As a researcher, imprecise naming bothers me. The general confusion around the terms commercial open source, professional open source, and community open source warrants closer analysis.
First my proposal, then some litmus tests, followed by a bit of history.
- Commercial open source is software provided as open source where a single legal entity owns the rights to the software (SugarCRM, Alfresco, etc.)
- Professional open source is software provided as open source where a dominant firm provides services around the software without actually owning it (JBoss, Spring, etc.)
- Community open source is software provided as open source where multiple stakeholders hold the rights and no player dominates the software (Linux, Apache, etc.)
So here are some litmus tests:
- It is commercial open source (and not professional open source), if the open source firm can sell you usage rights to the software under a proprietary license.
- It is community open source (and not professional open source), if the services market is fluid and not dominated by one company.
- It is professional open source, if a single firm dominates the software but where other firms can compete (mostly) fairly on services. Typically this means that the copyright is spread among multiple parties, but the professional open source firm may hold some rights like trademarks that give some some additional leverage.
Historically, as far as I know, commercial open source was first practiced by MySQL, even though the term was only invented later by SugarCRM. A core go-to-market approach is the dual-license strategy. Only commercial open source firms can apply this strategy. The term professional open source was invented by Marc Fleury of JBoss to give open source a better reputation; mostly it refers to the provision of (professional) services around some particular open source software.
Both commercial and professional open source are go-to-market approaches and core strategies of a firm’s business model. Community open source is not a business model. If employed strategically, all it does is to curtail the revenue gathered from a particular market (like operating systems). It is used to shift revenues from the curtailed market into ancillary markets; basically a share of customer’s wallet ploy for the companies dominating one or more of the ancillary markets.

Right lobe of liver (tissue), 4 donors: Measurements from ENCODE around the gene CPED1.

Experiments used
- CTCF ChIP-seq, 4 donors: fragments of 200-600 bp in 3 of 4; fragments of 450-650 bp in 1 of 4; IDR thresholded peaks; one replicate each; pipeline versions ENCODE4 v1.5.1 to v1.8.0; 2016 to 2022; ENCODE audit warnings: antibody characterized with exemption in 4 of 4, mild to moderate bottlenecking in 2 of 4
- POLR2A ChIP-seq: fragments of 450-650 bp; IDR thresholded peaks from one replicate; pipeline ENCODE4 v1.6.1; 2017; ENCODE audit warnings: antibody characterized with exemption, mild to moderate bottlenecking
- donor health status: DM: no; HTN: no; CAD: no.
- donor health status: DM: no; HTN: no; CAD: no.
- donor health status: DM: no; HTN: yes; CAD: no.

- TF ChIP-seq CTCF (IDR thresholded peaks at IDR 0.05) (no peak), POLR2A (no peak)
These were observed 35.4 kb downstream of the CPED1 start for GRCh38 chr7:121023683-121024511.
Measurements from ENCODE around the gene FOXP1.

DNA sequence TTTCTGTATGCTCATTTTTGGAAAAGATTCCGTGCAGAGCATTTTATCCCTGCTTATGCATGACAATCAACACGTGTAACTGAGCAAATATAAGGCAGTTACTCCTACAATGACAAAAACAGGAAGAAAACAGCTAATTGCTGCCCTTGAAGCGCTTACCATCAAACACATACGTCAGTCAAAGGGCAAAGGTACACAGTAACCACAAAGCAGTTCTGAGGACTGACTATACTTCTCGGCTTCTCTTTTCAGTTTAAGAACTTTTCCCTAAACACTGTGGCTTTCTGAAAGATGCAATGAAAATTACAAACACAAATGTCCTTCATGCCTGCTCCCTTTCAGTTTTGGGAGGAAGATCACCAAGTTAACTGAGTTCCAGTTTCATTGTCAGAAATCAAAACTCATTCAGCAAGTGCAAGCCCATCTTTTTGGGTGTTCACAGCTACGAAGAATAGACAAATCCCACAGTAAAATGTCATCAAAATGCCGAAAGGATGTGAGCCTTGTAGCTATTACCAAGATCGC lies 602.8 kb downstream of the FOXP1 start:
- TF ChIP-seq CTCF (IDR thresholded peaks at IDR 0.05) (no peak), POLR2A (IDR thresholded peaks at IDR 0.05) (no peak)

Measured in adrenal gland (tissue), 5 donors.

This appendix was written one day after the original post. My original post had been triggered by a rather confused academic article in a high-profile journal. So I figured I should do the leg work and review how other folks have defined these terms.
- Giampaolo Garzarelli and Roberto Galoppini distinguish corporate, voluntary, and hybrid open source project models. Corporate open source is the same as commercial open source. In my understanding, voluntary and hybrid equal first and second generation community open source. First-gen community open source was completely driven by volunteers, second-gen community open source is being driven by volunteers and firms alike. There is no notion of professional open source, though the services business model probably always figures in.
- Michael Nolan argues that commercial and community open source exist and need to be distinguished. He compares Open Solaris with Eclipse and views the former as a commercial and the latter as a community project. I concur with his point about Eclipse not directly making IBM money but shifting the revenues to ancillary products, as stated above and argued elsewhere in more detail. I disagree, however, that only community open source is viable in the long-run and that it cannot serve commercial purposes.
- Matt Asay also agrees that commercial and community open source are different from each other. He argues that commercial open source has a firm at its center which gives a project focus and momentum, something that may be lacking from community open source. I used to agree with this distinction, but I think the second generation community open source demonstrated by the Apache Software Foundation and the Eclipse Foundation shows that community open source can have focus and momentum right from the start.
I want to emphasize that I’m talking about using open source as a go-to-market strategy. From this perspective, ownership rights become the core distinguishing factor. As far as I can tell, commercial and community open source are becoming the accepted terms. Professional open source as a term (not a practice) may loose traction, as people simply talk about open source services firms.